USAMMA Program Manager Creates Volleyball Club to Help Local Youth
Playing great volleyball takes heart, but shouldn't cost an arm and a leg.
That's the philosophy of Terri Pryor, the project manager of Integrated Clinical Systems at the U.S. Army Medical Materiel Agency. When Pryor isn't coaching her team at the USAMMA on how to procure medical equipment for the Army, she is training young men and women in Washington County, Maryland, and the surrounding areas who are passionate about volleyball – but may not have the funds to join an expensive club. Most families in Washington County and its surrounding areas earn an annual income of about $25,000.
Pryor and two friends recently started a non-profit volleyball club called the Liberty Elite Volleyball Club. The name sounds exclusive but, as Pryor explained, the club is about creating an environment where young players have the freedom to become their best.
"Washington County has more than 14,000 children in fourth through 12th grade. Many of these families cannot afford to place their kids in sporting activities due to the cost. Our goal is to be able to provide clinics free of charge, or at the lowest cost possible, to the youth in our area in order to promote health, fitness, character development and build self-esteem; along with the opportunity to experience, develop and grow within the sport of volleyball," said Pryor.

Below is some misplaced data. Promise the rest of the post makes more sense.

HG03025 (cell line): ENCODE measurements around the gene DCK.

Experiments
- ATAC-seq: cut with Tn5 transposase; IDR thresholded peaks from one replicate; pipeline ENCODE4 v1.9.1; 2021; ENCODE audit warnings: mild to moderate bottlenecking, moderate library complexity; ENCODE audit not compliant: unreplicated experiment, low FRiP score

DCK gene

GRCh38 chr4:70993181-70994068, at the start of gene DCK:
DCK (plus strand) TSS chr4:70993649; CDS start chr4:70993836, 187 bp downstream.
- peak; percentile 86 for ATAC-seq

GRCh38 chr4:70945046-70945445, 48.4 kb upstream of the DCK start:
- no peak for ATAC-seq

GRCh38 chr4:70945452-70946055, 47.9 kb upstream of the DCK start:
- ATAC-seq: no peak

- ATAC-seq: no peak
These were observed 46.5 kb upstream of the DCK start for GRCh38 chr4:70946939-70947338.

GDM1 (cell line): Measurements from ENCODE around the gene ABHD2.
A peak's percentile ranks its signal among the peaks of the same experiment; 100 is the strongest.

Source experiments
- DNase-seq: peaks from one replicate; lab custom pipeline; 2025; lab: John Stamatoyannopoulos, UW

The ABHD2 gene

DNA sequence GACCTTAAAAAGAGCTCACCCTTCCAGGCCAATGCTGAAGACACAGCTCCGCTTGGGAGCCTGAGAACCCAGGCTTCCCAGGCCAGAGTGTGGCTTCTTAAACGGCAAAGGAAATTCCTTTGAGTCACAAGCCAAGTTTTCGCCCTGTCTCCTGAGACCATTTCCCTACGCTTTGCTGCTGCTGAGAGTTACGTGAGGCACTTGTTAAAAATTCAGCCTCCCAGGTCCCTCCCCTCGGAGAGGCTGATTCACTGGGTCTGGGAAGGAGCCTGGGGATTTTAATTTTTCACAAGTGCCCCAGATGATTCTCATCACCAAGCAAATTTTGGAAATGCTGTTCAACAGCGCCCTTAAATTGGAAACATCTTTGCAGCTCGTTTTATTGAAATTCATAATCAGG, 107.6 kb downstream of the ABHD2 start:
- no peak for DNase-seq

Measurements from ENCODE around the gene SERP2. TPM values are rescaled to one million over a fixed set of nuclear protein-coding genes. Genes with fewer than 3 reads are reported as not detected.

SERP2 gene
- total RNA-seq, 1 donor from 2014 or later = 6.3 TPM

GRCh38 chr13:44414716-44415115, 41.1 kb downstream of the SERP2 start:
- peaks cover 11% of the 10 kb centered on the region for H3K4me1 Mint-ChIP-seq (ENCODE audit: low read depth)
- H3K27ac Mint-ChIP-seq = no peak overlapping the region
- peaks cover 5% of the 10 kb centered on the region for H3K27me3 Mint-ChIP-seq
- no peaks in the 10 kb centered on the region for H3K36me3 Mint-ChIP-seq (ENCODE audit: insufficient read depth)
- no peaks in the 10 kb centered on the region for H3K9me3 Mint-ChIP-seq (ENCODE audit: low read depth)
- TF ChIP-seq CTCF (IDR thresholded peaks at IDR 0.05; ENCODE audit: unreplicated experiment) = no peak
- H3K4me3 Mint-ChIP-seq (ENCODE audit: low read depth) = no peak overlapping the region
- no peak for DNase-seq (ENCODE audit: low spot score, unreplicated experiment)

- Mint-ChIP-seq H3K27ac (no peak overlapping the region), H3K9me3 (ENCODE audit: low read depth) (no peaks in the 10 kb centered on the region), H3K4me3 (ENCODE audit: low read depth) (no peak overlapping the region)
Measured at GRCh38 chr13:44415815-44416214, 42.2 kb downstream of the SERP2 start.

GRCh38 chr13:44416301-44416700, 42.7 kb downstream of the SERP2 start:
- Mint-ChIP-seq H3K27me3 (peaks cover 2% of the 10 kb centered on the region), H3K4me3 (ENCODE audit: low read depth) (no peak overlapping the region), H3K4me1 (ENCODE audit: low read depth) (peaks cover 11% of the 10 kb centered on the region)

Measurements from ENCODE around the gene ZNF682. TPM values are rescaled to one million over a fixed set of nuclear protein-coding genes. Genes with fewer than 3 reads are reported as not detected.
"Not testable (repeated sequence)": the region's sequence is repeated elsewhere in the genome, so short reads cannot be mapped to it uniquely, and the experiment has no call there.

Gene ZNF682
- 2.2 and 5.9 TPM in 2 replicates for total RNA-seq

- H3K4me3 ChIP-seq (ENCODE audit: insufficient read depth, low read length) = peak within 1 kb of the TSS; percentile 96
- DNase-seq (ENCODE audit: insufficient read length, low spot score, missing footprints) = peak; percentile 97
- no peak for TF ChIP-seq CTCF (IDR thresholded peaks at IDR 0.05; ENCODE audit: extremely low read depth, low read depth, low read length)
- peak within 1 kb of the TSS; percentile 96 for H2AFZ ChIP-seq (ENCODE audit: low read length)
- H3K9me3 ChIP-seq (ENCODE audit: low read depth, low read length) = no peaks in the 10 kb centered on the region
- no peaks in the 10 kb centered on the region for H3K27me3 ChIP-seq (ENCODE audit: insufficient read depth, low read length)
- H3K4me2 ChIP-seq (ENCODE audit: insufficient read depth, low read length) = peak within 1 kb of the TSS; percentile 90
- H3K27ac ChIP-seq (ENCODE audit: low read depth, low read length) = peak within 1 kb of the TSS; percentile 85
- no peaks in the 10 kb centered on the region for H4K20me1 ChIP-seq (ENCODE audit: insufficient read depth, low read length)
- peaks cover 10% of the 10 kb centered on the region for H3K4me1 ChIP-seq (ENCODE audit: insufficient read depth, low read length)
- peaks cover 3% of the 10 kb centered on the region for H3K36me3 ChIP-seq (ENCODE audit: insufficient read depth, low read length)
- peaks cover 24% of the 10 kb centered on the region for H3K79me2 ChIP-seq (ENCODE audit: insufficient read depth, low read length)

The LEVBC has hosted four volleyball clinics since its inception earlier this year, with plans for at least eight more clinics this season, running through October. The LEVBC has also partnered with four local universities, including West Virginia University, Frostburg State, Shippensburg University and Middle Georgia State, to provide volleyball coaches for clinics. The coaches are additional mentors for the aspiring players and provide valuable advice on college-level sports opportunities. Ultimately, Pryor said the club's purpose is to develop the individual skill level of every player, while providing them with the opportunity to perform at a high level.
"In many ways, coaching volleyball is very similar to leading the ICS team," added Pryor. "The goal with both groups is to develop each individual's skill level by providing them with opportunities and an environment where they can perform to their highest potential."